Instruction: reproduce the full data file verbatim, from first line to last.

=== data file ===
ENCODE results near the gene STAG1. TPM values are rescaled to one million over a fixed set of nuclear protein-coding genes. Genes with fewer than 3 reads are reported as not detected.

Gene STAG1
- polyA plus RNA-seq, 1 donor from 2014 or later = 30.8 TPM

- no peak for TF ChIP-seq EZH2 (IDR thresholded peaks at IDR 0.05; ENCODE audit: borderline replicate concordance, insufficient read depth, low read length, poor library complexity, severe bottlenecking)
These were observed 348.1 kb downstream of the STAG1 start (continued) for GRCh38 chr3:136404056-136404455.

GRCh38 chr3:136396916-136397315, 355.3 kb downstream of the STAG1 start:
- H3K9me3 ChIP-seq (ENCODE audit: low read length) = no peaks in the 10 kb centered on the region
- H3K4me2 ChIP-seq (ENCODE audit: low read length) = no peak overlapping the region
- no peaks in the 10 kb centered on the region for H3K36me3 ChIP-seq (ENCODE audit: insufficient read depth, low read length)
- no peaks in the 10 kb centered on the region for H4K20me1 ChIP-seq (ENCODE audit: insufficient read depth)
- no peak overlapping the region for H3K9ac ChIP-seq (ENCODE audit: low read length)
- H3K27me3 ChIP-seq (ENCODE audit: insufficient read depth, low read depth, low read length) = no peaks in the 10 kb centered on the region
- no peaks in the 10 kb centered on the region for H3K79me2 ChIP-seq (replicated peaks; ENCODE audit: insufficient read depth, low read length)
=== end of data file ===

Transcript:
ENCODE results near the gene STAG1. TPM values are rescaled to one million over a fixed set of nuclear protein-coding genes. Genes with fewer than 3 reads are reported as not detected.

Gene STAG1
- polyA plus RNA-seq, 1 donor from 2014 or later = 30.8 TPM

- no peak for TF ChIP-seq EZH2 (IDR thresholded peaks at IDR 0.05; ENCODE audit: borderline replicate concordance, insufficient read depth, low read length, poor library complexity, severe bottlenecking)
These were observed 348.1 kb downstream of the STAG1 start (continued) for GRCh38 chr3:136404056-136404455.

GRCh38 chr3:136396916-136397315, 355.3 kb downstream of the STAG1 start:
- H3K9me3 ChIP-seq (ENCODE audit: low read length) = no peaks in the 10 kb centered on the region
- H3K4me2 ChIP-seq (ENCODE audit: low read length) = no peak overlapping the region
- no peaks in the 10 kb centered on the region for H3K36me3 ChIP-seq (ENCODE audit: insufficient read depth, low read length)
- no peaks in the 10 kb centered on the region for H4K20me1 ChIP-seq (ENCODE audit: insufficient read depth)
- no peak overlapping the region for H3K9ac ChIP-seq (ENCODE audit: low read length)
- H3K27me3 ChIP-seq (ENCODE audit: insufficient read depth, low read depth, low read length) = no peaks in the 10 kb centered on the region
- no peaks in the 10 kb centered on the region for H3K79me2 ChIP-seq (replicated peaks; ENCODE audit: insufficient read depth, low read length)